The candle can also be seen as a symbol of her energy, a sign that she works "in the light," or it may simply be viewed as a light source. Sometimes a banana is just a banana, after all.

In the positive, I see The Magician as someone who has great talent and skill. They have everything they need to accomplish whatever goal they set for themselves. The card represents creative power, manifestation, turning ideas into reality, greatness or the desire for greatness. This card could come up for anyone with a strong desire to manifest someone in their life or for someone with great potential to do so.

In the negative The Magician may represent someone who is wasting their talent or whose abilities are hidden or stifled. The lazy genius comes to mind with this card's darker side. I also think of greedy televangelists when I see this card negatively. Its dark side could certainly represent a trickster.

I associate the rune Dagaz with this card because so often The Magician is depicted with the symbol of infinity somewhere on the card. The symbol doesn't appear on this card, but that doesn't mean I won't think of it if I am working with this deck.

High Priestess

At left is The High Priestess from my mini The Illuminated Tarot. It's a really tiny deck, I love it. She has larger ones. It's one of my favorite decks.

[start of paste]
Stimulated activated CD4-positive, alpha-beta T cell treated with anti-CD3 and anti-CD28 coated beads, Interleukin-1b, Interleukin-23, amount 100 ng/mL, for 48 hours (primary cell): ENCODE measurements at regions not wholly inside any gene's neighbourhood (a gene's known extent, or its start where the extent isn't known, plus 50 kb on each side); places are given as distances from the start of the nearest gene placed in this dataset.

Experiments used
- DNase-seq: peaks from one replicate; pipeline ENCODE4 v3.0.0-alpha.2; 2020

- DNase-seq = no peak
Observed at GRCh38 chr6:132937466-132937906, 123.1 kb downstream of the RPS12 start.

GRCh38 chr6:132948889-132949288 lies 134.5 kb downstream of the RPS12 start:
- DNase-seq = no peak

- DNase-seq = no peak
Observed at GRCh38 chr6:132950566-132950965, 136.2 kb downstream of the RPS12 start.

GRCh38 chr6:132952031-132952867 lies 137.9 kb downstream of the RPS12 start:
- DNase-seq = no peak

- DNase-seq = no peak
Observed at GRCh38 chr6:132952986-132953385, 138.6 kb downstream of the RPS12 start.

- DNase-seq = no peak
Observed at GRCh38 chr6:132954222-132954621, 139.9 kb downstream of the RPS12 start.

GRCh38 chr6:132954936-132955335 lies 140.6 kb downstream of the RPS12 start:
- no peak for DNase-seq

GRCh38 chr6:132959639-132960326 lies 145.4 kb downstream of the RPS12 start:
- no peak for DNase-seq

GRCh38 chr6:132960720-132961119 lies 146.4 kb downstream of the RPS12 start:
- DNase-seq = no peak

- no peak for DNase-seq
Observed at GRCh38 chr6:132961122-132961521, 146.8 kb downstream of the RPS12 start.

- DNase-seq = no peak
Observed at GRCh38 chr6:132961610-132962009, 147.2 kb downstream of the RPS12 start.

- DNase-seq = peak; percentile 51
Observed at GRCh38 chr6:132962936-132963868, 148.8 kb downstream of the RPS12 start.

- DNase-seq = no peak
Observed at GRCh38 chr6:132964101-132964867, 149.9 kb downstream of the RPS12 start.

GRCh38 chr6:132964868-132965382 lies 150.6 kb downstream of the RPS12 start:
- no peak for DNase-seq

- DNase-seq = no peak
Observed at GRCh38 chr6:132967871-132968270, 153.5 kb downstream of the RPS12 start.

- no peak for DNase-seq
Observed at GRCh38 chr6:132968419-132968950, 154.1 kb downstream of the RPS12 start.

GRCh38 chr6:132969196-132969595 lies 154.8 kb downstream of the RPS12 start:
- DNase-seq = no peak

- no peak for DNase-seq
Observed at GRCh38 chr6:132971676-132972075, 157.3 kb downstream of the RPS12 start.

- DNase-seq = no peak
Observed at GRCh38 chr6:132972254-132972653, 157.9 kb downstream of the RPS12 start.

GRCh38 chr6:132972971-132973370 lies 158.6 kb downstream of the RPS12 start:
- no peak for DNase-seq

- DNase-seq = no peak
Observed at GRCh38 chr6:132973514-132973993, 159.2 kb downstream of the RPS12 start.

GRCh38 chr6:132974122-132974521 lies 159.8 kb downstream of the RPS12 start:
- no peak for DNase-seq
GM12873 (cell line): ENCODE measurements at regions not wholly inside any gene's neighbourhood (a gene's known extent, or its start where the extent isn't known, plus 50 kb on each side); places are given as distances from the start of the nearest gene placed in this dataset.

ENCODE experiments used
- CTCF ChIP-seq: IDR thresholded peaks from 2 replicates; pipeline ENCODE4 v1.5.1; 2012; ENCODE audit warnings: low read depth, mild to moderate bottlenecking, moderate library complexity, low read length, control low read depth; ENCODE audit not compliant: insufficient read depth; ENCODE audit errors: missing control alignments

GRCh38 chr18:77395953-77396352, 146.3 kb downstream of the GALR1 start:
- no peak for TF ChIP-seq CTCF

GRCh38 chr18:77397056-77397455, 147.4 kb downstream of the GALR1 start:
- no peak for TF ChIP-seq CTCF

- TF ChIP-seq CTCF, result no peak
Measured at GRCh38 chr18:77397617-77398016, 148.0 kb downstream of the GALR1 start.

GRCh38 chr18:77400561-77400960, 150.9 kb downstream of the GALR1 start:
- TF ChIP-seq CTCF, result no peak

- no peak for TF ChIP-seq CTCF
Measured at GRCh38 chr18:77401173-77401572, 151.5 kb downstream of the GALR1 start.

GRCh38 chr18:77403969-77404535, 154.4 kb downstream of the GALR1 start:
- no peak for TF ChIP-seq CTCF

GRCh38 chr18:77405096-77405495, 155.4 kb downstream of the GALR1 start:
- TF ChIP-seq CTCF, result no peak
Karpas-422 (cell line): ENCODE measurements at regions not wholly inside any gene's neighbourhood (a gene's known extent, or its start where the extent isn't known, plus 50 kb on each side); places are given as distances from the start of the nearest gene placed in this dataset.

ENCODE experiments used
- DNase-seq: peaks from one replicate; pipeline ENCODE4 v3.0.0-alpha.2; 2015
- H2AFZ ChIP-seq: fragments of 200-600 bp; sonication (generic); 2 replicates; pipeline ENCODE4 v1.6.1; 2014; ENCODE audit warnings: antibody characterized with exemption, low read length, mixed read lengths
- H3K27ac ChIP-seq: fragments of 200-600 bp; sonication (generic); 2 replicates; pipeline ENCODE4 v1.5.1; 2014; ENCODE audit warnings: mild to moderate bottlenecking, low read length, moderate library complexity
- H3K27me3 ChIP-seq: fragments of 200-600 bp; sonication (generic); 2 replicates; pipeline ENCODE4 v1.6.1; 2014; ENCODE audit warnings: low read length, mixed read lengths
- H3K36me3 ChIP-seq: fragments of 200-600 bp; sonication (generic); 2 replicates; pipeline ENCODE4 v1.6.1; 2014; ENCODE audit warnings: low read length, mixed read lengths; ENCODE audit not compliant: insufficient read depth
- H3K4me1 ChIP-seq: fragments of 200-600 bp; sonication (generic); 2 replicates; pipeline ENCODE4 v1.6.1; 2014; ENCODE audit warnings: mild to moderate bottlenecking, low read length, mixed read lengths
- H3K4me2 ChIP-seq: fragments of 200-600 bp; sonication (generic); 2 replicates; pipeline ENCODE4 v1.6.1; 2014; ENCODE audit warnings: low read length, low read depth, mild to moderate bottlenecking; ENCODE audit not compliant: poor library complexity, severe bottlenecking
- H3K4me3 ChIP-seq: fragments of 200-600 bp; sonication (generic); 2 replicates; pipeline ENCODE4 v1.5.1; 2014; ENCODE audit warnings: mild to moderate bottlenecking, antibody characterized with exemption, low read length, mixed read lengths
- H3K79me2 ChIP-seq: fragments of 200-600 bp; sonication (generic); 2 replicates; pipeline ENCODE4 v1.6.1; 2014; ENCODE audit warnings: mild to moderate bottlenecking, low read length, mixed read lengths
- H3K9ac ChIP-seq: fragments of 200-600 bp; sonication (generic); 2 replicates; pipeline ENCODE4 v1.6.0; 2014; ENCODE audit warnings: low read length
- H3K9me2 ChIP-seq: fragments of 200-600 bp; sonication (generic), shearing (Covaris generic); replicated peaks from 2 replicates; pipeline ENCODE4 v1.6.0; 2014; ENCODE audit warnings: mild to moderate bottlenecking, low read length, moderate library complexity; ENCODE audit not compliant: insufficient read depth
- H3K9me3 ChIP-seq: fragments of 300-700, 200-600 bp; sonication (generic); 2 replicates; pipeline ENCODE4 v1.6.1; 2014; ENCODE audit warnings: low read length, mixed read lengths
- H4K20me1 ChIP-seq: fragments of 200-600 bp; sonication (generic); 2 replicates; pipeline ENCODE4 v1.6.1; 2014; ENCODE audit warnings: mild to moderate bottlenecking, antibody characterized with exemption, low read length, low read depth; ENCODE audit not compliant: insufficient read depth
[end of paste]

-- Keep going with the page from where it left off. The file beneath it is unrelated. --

The upside of HP: That in you which is sacred, your higher self. Otherworldly experiences, intuition, meditation (usually a message to start doing it), psychic ability. To me, this card IS mysticism. She represents spirituality, perhaps the occult, she's the inner goddess (men have her too). She can speak to us through our subconscious, through our dreams.

She sits between the conscious (her throne on solid ground) and the unconscious (the ocean behind the veil), she is fairly quiet and calm.

I'm not much for the symbolism of the pillars of Boaz and Jachin. Those pillars tie back to Solomon's Temple and that kind of history and lore has never appealed to me. I see the pillars primarily for their opposing colors. Nothing is black and white, the High Priestess knows this and so she stays in between them--in the gray area.

I do love the crescent moon at her feet, what's more magical than having one foot on the moon?

In the crook of her arm is the Tora--I see this book not as the ultimate law but as a book of secrets. The High Priestess knows things--through meditation things are revealed to her. To me, that's what that book represents.

You can see the phases of the moon in her crown. Very feminine, and very wise as it reminds us that there are cycles to everything--rythyms. Awareness of life's rythyms make it easier for us to ride the waves life throws at us. This is one of the secrets the HP knows.

The pomegranates on the veil (beetween the earth and sea, between the conscious and unconscous, between the body and soul) to me have no deep and special meaning. I've always liked pomegranates and for that reason alone I like just about any tarot card with pomegranates on it. This fruit has deeper meaning for others, however, but that's between them and their cards. I can't discount the symbolism of the forbidden fruit, however. She's tasted the fruit, her eyes have been opened. But the cool thing about pomegranates is all those crazy seeds--and the uber feminine shape of them, of course. But all those seeds, seeds of wisdom come to mind.

This card doesn't have a downside for me. At worst it appears to tell someone that they should be meditating more or, at the very least, taking more time for quiet contemplation.